Hi,

As far as I understand round function is not differentiable. So what is it doing in backward pass of torch.round()?

Hi,

As far as I understand round function is not differentiable. So what is it doing in backward pass of torch.round()?

It’ll give you 0, as this snippet shows:

```
a = torch.tensor(1.5)
a.requires_grad_()
b = torch.round(a)
b.backward()
a.grad
```

I tried this…it looks like torch.round is not differentiable. But torch.clamp is differentiable. Is this clear from the documentation or how do we know which functions are differentiable?

Both functions are differentiable almost everywhere. Think about what the functions look like.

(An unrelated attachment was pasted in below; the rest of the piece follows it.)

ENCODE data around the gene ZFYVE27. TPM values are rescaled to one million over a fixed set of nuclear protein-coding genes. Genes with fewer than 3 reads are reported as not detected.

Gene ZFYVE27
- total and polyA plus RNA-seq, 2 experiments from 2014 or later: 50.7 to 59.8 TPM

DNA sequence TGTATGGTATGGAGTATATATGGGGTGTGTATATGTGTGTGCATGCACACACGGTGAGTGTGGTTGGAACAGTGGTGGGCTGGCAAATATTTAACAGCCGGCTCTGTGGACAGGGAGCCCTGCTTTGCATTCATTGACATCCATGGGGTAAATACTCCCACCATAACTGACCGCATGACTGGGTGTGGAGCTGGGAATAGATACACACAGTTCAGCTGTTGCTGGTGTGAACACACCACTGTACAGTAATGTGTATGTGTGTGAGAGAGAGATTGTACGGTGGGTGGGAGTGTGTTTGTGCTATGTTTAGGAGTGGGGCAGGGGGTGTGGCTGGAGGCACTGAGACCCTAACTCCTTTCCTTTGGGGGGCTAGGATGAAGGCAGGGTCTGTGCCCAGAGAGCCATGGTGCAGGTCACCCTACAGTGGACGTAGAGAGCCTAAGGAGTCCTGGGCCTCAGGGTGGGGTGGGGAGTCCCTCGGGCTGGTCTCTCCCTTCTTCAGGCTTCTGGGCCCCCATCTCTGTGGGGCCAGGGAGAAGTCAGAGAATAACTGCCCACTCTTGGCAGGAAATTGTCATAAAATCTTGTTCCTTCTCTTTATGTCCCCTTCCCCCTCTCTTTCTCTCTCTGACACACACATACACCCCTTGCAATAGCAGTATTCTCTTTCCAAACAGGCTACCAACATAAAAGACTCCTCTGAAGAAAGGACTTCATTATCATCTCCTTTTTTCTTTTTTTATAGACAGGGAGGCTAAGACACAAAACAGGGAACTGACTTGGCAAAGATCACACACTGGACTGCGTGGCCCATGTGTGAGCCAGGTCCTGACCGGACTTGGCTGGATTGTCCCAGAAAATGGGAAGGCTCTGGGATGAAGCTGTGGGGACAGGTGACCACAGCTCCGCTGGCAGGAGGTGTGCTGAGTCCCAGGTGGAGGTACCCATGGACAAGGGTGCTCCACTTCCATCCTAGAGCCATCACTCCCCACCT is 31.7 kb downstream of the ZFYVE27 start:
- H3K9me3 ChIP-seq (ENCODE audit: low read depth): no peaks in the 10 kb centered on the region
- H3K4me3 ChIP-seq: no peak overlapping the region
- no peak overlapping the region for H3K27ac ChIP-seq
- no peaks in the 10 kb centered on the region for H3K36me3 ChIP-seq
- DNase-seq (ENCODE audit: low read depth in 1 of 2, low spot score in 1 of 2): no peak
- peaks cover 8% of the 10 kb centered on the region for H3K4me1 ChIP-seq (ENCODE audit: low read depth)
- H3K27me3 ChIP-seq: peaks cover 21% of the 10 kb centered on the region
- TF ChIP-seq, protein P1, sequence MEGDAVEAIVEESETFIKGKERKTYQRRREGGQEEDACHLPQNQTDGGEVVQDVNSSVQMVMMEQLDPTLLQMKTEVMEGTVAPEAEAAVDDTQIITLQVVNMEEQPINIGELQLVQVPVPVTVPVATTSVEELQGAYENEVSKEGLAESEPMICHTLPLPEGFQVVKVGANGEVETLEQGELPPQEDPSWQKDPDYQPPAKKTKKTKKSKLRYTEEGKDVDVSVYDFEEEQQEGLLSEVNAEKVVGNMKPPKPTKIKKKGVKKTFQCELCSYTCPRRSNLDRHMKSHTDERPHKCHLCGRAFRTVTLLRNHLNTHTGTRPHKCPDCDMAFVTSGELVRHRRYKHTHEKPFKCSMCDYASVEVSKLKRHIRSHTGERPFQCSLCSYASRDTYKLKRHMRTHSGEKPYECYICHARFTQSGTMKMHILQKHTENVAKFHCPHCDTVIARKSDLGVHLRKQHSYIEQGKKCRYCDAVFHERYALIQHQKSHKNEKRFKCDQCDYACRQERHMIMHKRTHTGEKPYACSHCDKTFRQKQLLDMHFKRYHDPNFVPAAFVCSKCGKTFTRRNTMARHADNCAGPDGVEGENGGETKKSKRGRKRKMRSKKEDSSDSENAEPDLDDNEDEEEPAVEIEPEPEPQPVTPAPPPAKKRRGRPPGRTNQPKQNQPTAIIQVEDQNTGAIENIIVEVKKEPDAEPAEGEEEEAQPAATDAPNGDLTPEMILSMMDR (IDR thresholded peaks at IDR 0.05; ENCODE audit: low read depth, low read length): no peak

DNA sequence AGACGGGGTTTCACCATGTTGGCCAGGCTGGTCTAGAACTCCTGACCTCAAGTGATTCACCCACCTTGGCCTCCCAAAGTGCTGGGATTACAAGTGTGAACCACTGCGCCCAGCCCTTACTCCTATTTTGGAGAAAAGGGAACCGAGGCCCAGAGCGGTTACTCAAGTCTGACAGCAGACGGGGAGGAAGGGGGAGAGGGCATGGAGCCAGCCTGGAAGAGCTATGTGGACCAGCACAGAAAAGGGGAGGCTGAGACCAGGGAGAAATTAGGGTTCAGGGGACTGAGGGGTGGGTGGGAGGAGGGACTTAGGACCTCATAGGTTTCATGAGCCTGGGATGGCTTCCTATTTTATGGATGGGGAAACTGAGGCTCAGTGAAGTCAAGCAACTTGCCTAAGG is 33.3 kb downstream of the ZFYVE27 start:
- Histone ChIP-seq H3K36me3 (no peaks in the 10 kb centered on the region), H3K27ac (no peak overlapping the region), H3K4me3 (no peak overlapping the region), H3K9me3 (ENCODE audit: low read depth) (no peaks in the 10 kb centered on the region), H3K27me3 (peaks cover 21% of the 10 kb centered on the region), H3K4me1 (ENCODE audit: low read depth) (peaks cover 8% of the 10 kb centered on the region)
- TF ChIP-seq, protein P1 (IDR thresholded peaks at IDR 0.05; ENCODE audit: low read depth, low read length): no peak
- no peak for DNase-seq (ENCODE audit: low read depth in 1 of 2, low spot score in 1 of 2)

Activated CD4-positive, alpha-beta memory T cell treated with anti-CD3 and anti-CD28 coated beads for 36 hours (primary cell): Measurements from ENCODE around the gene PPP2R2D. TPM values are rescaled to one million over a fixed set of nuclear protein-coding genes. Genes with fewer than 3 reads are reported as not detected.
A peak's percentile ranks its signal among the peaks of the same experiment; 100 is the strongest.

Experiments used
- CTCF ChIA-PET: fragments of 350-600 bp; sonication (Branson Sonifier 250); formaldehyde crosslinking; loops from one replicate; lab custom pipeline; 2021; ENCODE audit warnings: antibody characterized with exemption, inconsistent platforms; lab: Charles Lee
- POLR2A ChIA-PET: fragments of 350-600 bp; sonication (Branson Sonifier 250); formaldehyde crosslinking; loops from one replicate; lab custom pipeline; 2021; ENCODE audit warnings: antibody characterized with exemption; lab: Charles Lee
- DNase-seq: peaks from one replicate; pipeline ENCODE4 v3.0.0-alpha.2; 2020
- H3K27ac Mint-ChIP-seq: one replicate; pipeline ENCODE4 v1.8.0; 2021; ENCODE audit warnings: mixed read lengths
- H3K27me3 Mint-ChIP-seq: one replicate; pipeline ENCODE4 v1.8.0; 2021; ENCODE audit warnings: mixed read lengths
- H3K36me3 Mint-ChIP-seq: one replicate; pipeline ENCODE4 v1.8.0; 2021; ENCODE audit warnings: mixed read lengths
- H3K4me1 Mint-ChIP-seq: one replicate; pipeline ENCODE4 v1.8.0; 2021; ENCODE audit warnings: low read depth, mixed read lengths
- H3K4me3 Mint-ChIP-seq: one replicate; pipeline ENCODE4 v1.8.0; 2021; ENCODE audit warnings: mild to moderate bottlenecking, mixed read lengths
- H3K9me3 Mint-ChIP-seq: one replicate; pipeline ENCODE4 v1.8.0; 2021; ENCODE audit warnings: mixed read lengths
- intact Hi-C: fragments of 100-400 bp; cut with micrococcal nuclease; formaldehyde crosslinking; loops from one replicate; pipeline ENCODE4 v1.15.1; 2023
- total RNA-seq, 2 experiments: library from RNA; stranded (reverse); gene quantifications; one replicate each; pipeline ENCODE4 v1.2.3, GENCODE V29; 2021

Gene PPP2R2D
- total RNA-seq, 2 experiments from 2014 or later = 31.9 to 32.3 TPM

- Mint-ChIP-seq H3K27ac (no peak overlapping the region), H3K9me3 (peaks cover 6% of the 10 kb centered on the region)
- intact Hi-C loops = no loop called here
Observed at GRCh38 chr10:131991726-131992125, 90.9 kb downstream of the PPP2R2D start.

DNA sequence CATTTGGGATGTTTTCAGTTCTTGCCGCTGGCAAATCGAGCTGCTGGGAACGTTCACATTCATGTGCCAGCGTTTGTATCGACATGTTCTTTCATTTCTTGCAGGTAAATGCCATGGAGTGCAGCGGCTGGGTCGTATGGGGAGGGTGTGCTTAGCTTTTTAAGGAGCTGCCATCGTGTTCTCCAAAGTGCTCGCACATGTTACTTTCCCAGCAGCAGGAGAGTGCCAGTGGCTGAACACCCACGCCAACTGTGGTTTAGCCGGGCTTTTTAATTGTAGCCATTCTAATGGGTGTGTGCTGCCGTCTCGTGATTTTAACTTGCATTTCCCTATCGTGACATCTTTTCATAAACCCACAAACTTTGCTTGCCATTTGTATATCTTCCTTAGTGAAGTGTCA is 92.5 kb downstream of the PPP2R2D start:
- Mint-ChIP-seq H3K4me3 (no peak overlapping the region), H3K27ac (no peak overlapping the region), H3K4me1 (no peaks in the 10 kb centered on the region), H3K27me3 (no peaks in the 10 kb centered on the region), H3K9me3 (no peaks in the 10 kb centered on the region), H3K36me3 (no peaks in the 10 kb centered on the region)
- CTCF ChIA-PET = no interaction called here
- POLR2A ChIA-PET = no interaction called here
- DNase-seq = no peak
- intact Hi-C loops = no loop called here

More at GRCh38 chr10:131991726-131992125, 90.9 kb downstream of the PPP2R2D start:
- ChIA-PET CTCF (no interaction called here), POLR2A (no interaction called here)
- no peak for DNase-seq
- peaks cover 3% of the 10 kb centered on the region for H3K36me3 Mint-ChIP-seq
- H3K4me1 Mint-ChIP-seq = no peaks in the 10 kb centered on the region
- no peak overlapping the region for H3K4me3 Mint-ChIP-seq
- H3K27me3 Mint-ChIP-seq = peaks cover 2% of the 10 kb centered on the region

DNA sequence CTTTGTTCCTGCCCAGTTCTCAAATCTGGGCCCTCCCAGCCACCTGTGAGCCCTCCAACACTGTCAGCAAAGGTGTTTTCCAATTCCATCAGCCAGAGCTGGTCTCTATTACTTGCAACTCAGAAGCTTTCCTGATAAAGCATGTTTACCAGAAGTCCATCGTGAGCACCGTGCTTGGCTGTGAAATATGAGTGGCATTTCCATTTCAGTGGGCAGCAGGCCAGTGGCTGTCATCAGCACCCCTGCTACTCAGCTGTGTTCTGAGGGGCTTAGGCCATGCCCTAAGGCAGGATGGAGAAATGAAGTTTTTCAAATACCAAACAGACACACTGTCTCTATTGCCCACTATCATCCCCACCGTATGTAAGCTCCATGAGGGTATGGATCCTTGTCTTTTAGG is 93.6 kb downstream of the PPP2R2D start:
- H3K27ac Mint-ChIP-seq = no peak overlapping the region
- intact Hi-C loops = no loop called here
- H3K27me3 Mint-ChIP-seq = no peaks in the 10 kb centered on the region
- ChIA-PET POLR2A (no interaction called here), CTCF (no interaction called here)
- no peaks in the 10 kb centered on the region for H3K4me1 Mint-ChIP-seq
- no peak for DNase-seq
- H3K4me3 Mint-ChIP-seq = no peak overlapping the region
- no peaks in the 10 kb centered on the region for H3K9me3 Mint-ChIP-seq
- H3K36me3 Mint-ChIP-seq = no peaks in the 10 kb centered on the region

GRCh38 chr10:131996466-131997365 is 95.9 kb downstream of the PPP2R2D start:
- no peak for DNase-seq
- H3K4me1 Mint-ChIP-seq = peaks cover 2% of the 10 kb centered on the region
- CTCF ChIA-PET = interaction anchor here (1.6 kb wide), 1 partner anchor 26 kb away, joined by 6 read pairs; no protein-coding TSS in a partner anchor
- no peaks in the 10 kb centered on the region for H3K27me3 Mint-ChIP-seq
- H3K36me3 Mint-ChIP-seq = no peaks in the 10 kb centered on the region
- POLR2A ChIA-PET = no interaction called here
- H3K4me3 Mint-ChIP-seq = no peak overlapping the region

round() is a step function so it has derivative zero almost everywhere. Although it’s differentiable (almost everywhere), it’s not useful for learning because of the zero gradient.

clamp() is linear, with slope 1, inside (min, max) and flat outside of the range. This means the derivative is 1 inside (min, max) and zero outside. It can be useful for learning as long as enough of the input is inside the range.

9 Likes

Hi,

I was just wondering if you know a way that you can round the output of a network and still allow for successful learning?

Thanks

One possible approach is to implement your own round function with customized backpropagation.

E.g.

```
class my_round_func(InplaceFunction):
@staticmethod
def forward(ctx, input):
ctx.input = input
return torch.round(input)
@staticmethod
def backward(ctx, grad_output):
grad_input = grad_output.clone()
return grad_input
```

1 Like

how do i use it?replace `InplaceFunction`

to `nn.Module`

?

Should be torch.autograd.function.InplaceFunction